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Ten Commandments

Some states are requiring public spaces include displays of the Ten Commandments.

Michael S. Williamson/The Washington Post via Getty Images

The danger of mandating the sacred: A Christian cleric's plea

Johnson is a United Methodist pastor, the author of "Holding Up Your Corner: Talking About Race in Your Community" and program director for the Bridge Alliance, which houses The Fulcrum.

As an African American Christian cleric, I am deeply troubled by the recent legislative mandates from states like Oklahoma and Louisiana. New laws, passed under the guise of promoting religious freedom and moral values, require Christian biblical education and the display of the Ten Commandments in public spaces. While I believe in the power and wisdom of Scripture, I fear we are misapplying God's commandments to serve man's commands.

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Gift box with an American flag sticking out
Fernando Trabanco Fotografía/Getty Images

A birthday gift for America

Breslin is the Joseph C. Palamountain Jr. Chair of Political Science at Skidmore College and author of “A Constitution for the Living: Imagining How Five Generations of Americans Would Rewrite the Nation’s Fundamental Law.”

This is the latest in “A Republic, if we can keep it,” a series to assist American citizens on the bumpy road ahead this election year. By highlighting components, principles and stories of the Constitution, Breslin hopes to remind us that the American political experiment remains, in the words of Alexander Hamilton, the “most interesting in the world.”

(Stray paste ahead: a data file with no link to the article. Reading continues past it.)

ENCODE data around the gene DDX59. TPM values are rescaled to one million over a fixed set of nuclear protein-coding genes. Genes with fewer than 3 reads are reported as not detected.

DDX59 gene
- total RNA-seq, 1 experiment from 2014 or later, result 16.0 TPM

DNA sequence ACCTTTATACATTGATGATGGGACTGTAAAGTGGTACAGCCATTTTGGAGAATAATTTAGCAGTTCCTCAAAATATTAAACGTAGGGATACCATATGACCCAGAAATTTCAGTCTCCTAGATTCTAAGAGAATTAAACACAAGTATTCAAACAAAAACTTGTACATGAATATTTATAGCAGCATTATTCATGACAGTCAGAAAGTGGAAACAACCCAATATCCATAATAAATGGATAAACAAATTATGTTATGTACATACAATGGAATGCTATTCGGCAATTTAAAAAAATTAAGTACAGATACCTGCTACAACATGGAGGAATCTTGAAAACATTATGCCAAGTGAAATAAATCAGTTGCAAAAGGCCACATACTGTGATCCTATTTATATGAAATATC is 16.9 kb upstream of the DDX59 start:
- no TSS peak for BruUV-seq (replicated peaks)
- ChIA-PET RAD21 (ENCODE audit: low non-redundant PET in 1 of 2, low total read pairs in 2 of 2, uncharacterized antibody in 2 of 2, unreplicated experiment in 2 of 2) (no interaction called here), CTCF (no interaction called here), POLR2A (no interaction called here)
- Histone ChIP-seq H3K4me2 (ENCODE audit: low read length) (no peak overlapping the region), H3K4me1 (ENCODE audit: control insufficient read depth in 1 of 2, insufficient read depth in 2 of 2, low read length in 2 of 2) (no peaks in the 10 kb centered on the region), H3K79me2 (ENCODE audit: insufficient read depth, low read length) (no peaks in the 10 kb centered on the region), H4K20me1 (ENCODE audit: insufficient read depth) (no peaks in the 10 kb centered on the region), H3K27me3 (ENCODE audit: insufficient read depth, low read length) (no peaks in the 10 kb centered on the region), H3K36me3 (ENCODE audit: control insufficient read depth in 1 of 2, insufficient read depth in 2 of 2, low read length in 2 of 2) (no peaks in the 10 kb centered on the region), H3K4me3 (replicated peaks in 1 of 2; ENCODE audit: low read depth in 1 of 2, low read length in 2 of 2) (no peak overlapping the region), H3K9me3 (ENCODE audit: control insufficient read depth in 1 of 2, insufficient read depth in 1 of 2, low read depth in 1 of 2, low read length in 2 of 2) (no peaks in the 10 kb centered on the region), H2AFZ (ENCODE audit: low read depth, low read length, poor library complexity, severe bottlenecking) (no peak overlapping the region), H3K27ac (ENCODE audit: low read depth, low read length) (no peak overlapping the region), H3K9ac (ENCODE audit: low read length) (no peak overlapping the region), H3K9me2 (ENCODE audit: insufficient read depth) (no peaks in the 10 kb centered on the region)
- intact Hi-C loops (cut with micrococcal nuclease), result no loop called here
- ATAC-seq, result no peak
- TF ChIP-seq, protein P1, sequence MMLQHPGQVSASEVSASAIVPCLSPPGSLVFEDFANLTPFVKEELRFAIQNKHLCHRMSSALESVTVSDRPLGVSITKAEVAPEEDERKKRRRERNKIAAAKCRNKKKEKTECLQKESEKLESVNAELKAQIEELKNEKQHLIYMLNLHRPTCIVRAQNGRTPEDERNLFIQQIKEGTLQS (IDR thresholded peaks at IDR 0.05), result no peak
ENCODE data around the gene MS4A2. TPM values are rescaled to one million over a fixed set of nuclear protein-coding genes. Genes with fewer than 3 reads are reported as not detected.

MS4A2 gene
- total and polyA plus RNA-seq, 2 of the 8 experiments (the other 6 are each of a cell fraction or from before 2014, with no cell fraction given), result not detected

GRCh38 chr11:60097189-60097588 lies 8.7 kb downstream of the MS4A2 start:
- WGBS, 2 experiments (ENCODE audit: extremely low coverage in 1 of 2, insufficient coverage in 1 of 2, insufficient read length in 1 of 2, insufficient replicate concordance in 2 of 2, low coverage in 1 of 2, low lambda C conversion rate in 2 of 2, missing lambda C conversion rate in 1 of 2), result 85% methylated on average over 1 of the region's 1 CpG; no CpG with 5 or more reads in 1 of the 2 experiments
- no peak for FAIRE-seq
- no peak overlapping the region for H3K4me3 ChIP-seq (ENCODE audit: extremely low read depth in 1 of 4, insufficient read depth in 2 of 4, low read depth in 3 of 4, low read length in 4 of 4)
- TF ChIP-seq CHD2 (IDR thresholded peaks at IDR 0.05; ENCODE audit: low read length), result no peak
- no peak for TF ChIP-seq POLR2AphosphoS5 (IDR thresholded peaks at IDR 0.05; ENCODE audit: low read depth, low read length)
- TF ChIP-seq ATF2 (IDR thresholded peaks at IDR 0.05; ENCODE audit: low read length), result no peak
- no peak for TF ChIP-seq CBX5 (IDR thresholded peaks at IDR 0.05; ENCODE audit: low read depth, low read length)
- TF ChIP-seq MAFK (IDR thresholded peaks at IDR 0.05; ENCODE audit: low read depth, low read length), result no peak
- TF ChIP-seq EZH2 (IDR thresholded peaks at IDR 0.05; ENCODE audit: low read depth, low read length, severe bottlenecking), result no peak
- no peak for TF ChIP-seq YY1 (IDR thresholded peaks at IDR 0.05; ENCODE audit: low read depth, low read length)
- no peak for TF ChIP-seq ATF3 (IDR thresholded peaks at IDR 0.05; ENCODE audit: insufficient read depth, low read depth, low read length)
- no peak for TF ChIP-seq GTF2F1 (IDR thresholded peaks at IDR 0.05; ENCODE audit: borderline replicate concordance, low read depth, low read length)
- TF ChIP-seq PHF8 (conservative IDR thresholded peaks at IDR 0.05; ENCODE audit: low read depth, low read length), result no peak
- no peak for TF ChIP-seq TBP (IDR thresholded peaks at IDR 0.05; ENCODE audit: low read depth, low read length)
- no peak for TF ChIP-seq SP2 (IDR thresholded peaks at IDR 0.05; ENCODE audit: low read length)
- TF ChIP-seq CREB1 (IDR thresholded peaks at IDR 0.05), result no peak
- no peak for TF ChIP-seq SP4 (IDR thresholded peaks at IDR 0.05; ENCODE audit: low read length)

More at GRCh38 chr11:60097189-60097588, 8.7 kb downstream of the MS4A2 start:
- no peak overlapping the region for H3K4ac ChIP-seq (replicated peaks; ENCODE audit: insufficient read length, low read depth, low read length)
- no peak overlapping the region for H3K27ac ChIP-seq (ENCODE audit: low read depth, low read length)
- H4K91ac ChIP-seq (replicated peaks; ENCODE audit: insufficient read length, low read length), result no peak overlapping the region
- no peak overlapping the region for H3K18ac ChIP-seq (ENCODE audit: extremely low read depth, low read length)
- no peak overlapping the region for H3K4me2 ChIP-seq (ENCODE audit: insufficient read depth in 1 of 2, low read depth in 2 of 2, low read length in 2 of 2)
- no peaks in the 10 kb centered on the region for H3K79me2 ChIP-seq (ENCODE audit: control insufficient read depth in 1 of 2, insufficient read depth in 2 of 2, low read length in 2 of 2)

Coming together in shared purpose and mutual celebration is decidedly cheugy (meaning “uncool”… for those of us who are). Americans can hardly agree that 2+2=4 or that Taylor Swift is somewhat popular at the moment. To put it mildly, we are struggling to find common ground.

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Robert F. Kennedy Jr.

Voters should be able to take the measure of Robert F. Kennedy Jr., since he is poised to win millions of votes in November.

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Kennedy should have been in the debate – and states need ranked voting

Richie is co-founder and senior advisor of FairVote.

CNN’s presidential debate coincided with a fresh batch of swing-state snapshots that make one thing perfectly clear: Robert F. Kennedy Jr. may be a longshot to be our 47th president and faces his own controversies, yet the 10 percent he’s often achieving in Arizona, Michigan, Nevada and other battlegrounds could easily tilt the presidency.

Why did CNN keep him out with impossible-to-meet requirements? The performances, mistruths and misstatements by Joe Biden and Donald Trump would have shocked Abraham Lincoln and Stephen Douglas, who managed to debate seven times without any discussion of golf handicaps — a subject better fit for a “Grumpy Old Men” outtake than one of the year’s two scheduled debates.